U.S. and Cuba reopen embassies, but embargo and GITMO still major roadblocks

(Photo Credit: C-SPAN screen grab)

After more than fifty years, the U.S. and Cuba each reopened their respective embassies today. FSRN’s Nell Abram has more.

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Cuba’s national anthem filled the air and hundreds of people cheered as a color guard solemnly hoisted the country’s flag in front of the Cuban embassy in Washington, D.C. Cuba’s Minister of Foreign Affairs Bruno Rodriguez-Parrilla presided over the ceremony.

“Today the reestablishment of diplomatic relations and the reopening of embassies complete the first stage of the bilateral dialogue and pave the way for the complex and certainly long process towards the normalization of bilateral relations,” Rodriguez-Parrilla said. “The challenge is huge, because there has never been normal relations between the United States of America and Cuba, in spite of one-and-a-half centuries of intensive and reaching links that have existed between both peoples.”

Rodriguez-Parrilla was clear that while the ceremonies officially restart diplomatic relations, Cuba has very specific conditions that must be met before they will consider relations to be normal.

“Only the lifting of the economic, commercial and financial blockade, which has caused so much harm and suffering to our people, the return of the occupied territory at Guantanamo and the respect for Cuba’s sovereignty will lend some meaning to the historic event that we are witnessing today,” he said.

The Cuban flag was also raised at the State Department, where it now stands alongside the flags of other countries with which the U.S. has diplomatic ties. And in Havana, the U.S. Interests Section formally became a U.S. Embassy.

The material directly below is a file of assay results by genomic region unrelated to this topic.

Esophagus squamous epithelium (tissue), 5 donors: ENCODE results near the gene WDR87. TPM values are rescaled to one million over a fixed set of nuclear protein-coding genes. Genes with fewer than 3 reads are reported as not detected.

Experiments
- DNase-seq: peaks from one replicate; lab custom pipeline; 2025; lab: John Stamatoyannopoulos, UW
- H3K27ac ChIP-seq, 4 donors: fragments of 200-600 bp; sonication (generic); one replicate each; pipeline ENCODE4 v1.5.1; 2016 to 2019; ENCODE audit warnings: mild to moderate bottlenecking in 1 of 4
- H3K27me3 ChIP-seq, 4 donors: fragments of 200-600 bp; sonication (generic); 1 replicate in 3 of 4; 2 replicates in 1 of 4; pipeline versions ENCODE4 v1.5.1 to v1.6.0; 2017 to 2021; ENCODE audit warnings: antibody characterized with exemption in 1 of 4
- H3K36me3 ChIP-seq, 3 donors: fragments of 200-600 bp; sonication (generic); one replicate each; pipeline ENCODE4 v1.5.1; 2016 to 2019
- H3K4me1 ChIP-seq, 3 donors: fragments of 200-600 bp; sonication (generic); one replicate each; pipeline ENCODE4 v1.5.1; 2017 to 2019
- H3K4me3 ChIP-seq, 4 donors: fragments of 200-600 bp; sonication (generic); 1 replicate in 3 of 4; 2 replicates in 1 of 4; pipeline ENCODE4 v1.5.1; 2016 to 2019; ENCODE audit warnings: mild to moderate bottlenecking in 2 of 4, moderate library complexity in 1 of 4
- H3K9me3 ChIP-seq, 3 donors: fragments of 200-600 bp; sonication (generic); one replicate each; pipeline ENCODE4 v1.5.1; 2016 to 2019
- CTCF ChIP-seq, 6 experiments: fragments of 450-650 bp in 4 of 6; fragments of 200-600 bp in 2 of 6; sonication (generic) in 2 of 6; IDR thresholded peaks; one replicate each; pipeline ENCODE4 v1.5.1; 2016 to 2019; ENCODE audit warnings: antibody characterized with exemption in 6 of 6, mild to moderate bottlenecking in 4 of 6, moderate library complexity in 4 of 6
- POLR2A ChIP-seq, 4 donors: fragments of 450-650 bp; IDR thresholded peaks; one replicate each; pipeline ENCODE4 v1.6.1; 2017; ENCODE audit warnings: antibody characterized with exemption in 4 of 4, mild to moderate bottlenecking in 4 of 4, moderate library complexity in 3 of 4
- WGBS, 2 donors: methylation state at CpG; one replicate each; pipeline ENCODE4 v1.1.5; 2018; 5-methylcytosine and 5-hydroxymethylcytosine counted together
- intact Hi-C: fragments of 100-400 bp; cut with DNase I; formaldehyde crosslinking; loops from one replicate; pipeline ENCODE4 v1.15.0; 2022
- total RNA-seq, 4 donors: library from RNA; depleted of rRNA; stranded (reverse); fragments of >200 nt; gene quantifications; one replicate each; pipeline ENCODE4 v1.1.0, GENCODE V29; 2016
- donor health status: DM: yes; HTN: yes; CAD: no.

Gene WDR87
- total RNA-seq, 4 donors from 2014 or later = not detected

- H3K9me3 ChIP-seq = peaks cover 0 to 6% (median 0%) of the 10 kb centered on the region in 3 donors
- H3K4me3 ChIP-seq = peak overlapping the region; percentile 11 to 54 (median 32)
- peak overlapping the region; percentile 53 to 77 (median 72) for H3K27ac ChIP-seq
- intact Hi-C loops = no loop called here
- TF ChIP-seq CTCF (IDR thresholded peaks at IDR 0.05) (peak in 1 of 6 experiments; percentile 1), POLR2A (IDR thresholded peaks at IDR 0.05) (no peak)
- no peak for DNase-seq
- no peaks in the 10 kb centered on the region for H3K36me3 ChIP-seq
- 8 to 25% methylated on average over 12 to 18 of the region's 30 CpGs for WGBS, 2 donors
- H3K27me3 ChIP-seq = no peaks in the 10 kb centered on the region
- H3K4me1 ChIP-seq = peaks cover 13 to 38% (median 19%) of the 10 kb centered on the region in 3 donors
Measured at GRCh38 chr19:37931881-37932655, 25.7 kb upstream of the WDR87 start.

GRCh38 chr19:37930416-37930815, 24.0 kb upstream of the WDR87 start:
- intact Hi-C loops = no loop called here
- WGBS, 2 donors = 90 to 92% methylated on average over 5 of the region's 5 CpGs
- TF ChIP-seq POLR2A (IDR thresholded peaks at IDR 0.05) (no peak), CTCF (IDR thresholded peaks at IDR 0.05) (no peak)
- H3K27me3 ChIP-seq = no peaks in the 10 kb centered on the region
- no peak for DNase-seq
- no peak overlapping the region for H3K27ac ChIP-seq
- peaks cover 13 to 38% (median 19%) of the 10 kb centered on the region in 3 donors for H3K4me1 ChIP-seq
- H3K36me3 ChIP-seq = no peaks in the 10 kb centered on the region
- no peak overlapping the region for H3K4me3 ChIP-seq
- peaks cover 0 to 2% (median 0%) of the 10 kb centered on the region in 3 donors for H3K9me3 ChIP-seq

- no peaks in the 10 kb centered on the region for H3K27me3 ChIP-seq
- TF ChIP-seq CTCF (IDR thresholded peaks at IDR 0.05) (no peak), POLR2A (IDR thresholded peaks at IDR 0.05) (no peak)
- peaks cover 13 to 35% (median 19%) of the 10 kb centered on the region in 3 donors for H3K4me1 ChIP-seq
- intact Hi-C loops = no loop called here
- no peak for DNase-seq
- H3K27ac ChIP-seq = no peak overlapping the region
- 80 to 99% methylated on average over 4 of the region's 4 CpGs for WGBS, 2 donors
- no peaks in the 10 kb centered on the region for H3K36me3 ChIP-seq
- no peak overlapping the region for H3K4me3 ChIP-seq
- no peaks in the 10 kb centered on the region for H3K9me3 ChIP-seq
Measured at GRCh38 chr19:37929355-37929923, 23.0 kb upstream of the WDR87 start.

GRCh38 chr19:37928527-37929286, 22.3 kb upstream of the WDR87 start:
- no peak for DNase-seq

Later Monday, the Cuban Foreign Minister met with U.S. Secretary of State John Kerry and then held a joint press conference. Kerry reiterated the White House’s call for Congress to lift the embargo, but said clearly that the U.S. has no plans to vacate the naval base at Guantanamo Bay, where the military continues to operate a detention camp that President Barack Obama pledged to close during his first week in office.

“At this time there is no discussion and no intention on our part at this moment to alter the existing lease treaty or other arrangements with respect to the naval station,” the Secretary of State said. “But we understand Cuba has strong feelings about it and I can’t tell you what the future will bring, but for the moment that is not part of the discussion on our side.”

The official restart of bilateral relations follows a series of recent diplomatic moves between the two countries. After months of secret negotiations, last December President Barack Obama eased some travel and financial restrictions when the two countries exchanged prisoners: U.S. government contractor Alan Gross and an unnamed spy for the last three of the Cuban Five intelligence agents. Cuba also freed 50 political prisoners as part of the deal. Then in May, the U.S. removed Cuba from its list of state-sponsors of terrorism.

But there’s still staunch opposition in Congress to lifting the embargo against Cuba and furthering the thaw between the two countries, particularly in the South Florida delegation. Representative Ileana Ros-Lehtinen accuses the State Department of failing to take a stance against repression in Cuba where she says the Castro regime continues to attack its people and accuses President Obama of “legacy shopping.”

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